Virginia may foretell a brighter future for Dems

Northam: I hope to win your confidence
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Story highlights

  • Steve Israel: Virginia has long been a reliable gauge of the political wave of the nation in the year after a presidential election
  • The impact of Tuesday's Democratic victory goes far beyond 2018, as it opens the door to leveling the redistricting playing field

Former US Rep. Steve Israel, a Democrat from New York, is a political novelist and CNN contributor. His next book, "Big Guns," will be released in April. This piece is one in a series of columns for CNN Opinion on life after Congress. The opinions expressed here are solely those of the author.

(CNN)Dispirited Democrats received an early Christmas gift Tuesday with the election of Ralph Northam as governor of Virginia. In an American political ritual, the same Democrats who were prepared to treat a loss as irrelevant are now portraying their win as earth-shattering. Meanwhile, Republicans who couldn't wait to frame their victory as a sweeping affirmation of the entire Trump agenda now treat the defeat of Ed Gillespie, a former RNC chair, as a political asterisk.

But Virginia state elections offer a real historical precedent. In volatile political environments like the one we're now in, Virginia has curiously become a reliable barometer of a national political wave in the year following a presidential election.
    Steve Israel
    It's not that Virginia is a bellwether, it's that it's Cassandra on the Potomac. It forecasts future elections, but its warnings are usually unnoticed.
    Take heed, fellow pundits and prognosticators:
    In 1992, Bill Clinton was elected President of the United States. In 1993, Republican George Allen became governor of Virginia. In 1994, Newt Gingrich led House Republicans to win 54 seats and take the House majority for the first time in decades.
    In 2004, George W. Bush was re-elected President of the United States. In 2005, Democrat Tim Kaine was elected Virginia Governor. In 2006, House Democrats picked up 31 seats to capture the House majority.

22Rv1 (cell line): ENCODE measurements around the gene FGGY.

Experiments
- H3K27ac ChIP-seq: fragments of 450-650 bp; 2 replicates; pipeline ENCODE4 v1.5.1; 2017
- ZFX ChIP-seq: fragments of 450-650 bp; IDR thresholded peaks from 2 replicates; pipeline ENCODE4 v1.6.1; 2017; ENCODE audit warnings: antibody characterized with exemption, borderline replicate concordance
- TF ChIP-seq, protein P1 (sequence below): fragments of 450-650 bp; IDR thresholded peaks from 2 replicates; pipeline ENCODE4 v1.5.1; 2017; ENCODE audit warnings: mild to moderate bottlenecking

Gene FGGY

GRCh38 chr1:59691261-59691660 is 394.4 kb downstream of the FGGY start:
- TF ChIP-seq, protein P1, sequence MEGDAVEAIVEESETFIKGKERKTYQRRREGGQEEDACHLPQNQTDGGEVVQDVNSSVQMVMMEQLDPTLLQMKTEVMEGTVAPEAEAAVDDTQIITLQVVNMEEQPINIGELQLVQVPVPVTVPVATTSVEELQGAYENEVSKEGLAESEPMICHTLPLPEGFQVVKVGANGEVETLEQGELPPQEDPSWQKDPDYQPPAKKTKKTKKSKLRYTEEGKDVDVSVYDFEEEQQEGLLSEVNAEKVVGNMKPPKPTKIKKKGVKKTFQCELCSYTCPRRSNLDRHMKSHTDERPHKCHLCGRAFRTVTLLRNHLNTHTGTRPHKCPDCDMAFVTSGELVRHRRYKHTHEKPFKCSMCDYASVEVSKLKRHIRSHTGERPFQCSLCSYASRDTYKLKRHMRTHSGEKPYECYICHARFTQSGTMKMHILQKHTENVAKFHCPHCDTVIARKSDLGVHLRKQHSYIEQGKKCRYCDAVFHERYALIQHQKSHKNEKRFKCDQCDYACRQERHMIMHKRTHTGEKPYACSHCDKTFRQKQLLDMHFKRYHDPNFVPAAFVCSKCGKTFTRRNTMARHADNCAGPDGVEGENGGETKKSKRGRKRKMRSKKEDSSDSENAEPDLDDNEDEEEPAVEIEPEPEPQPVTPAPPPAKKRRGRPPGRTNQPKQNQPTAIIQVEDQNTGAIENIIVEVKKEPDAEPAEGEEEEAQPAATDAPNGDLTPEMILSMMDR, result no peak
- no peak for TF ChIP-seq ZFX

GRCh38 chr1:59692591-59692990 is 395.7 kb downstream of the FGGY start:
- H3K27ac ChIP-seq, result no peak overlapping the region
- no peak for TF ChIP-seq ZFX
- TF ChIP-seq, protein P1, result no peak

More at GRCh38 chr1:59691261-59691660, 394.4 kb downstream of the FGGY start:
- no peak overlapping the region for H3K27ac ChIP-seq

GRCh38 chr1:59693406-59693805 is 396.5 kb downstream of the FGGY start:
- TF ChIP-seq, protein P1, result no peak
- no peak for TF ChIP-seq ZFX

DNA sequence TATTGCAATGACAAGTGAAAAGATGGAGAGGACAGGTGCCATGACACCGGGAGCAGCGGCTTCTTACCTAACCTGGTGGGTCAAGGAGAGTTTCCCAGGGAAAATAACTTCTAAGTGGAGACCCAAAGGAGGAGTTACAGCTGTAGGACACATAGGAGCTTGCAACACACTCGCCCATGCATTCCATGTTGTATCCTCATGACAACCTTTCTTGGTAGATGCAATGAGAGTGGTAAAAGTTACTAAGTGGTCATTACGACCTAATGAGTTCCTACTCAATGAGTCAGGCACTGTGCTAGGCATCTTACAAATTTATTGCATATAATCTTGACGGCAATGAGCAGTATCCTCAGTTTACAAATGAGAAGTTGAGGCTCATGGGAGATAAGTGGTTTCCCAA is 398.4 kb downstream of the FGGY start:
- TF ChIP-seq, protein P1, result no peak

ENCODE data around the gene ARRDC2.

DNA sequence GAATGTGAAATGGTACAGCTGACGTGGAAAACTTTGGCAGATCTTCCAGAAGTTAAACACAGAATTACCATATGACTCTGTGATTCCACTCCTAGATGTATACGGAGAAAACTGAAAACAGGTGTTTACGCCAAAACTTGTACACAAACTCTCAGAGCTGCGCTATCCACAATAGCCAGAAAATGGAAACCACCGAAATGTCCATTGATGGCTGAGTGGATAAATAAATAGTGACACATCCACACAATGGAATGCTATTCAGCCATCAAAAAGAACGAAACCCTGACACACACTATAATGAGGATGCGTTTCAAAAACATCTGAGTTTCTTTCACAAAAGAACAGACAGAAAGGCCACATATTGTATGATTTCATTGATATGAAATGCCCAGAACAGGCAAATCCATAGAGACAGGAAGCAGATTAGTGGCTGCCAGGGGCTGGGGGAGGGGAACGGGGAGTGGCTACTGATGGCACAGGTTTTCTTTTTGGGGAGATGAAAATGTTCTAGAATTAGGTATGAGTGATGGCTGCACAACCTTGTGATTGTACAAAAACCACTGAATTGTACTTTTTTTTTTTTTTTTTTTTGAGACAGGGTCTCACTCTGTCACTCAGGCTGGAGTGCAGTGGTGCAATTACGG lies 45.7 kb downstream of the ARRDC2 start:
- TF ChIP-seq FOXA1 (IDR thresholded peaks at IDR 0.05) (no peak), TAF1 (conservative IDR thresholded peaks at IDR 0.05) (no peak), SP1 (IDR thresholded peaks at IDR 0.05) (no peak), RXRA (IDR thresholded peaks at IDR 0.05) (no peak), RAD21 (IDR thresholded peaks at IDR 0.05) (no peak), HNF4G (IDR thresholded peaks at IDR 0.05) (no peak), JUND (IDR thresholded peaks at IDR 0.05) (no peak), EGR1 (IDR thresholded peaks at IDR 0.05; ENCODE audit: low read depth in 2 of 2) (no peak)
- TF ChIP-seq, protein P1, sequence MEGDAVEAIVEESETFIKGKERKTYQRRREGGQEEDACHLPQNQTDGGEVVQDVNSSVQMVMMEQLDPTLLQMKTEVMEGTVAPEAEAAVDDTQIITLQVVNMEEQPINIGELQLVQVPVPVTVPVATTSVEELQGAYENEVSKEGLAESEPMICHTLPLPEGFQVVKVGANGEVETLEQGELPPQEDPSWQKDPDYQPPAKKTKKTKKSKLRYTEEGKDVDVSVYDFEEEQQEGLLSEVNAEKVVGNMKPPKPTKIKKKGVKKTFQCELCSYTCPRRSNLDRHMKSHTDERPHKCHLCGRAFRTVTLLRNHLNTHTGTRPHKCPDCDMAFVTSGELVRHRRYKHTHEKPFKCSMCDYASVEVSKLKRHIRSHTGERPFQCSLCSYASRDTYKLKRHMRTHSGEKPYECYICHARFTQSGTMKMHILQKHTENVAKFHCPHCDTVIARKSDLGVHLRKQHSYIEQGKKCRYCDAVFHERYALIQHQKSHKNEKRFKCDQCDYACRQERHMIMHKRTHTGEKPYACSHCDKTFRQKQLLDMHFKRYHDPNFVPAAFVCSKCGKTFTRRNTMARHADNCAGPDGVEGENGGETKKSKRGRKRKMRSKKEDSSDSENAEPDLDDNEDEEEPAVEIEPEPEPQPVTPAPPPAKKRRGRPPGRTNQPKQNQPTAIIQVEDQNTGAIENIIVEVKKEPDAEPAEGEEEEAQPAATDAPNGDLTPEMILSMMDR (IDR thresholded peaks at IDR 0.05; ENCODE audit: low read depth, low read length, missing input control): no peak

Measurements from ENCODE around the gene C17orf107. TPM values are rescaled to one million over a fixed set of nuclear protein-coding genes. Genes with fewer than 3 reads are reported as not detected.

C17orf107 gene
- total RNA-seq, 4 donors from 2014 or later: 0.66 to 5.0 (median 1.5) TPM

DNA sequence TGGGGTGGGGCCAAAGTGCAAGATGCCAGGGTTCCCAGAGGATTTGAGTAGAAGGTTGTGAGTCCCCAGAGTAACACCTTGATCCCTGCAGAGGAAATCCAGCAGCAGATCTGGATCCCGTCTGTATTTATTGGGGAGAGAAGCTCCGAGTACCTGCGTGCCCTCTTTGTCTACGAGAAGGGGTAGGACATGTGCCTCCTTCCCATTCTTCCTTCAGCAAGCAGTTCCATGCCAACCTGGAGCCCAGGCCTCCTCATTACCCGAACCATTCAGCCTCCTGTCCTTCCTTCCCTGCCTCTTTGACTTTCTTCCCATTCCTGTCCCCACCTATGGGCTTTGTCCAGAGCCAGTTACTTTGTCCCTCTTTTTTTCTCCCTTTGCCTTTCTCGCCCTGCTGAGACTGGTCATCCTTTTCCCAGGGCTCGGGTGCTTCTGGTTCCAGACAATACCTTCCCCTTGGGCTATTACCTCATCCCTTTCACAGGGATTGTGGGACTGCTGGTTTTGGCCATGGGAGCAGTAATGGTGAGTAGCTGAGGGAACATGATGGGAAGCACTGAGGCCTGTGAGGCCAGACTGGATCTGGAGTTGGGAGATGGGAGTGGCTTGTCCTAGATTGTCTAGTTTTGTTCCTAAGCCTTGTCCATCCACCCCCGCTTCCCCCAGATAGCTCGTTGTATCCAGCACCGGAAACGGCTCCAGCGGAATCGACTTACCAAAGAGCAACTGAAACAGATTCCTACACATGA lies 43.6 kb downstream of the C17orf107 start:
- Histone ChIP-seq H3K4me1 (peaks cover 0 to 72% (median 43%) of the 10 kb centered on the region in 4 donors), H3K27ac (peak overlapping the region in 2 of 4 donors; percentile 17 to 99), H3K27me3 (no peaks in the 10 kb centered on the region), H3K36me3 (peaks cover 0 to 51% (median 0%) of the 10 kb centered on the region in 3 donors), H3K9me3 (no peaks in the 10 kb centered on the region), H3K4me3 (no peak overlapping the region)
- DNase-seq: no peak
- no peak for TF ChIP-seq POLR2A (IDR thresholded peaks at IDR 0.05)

In 2008, Barack Obama was elected President of the United States. In 2009, Republican Bob McDonnell became Governor in Richmond. In 2010, House Republicans won 63 seats and recaptured their majority.
    Virginia's prescience doesn't hold every year. But it's been the frothing tip of every wave election in the past 25 years. And right now, I suspect there are plenty of House Republicans looking for the high ground of retirement.
    Virginia's Tuesday election has implications far beyond 2018. Every 10 years, states engage in congressional redistricting. (Full disclosure: I'm a strategic adviser to the Democratic Governors Association, which is working to advocate for the election of governors, who have a key voice in that process). Depending on the state, the party that controls the government draws the squiggly congressional maps designed to elect House members of the same party for the ensuing decade.
    Republicans did a brilliant job of defeating almost 1,000 Democratic governors, state legislators and other local officials after 2008. They took control of redistricting and built a firewall against House Democratic gains. That process -- used by both parties -- is why Congress is so polarized today. Redistricting is a perverse take on that old song, "Hokey Pokey:" you put your right foot in, you take your left foot out.

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    That was certainly true in Virginia in 2011 -- where Virginia's Republican governor signed congressional and legislative maps that have since been struck down as illegal racial gerrymanders by the courts. Under those 2011 gerrymandered maps, Democrats in Virginia held just 3 out of 11 Congressional seats in 2016. After the US Supreme Court invalidated Virginia's congressional map, Governor McAuliffe refused to sign redrawn lines that were not fair, resulting in the intervention of the courts and a new map that netted Democrats one seat.
    The Democratic victory in Virginia sets the stage for leveling the redistricting playing field that's so advantaged Republicans.
    The legendary Former Speaker of the House Tip O'Neill famously said, "All politics is local." In the case of Virginia, local politics is national.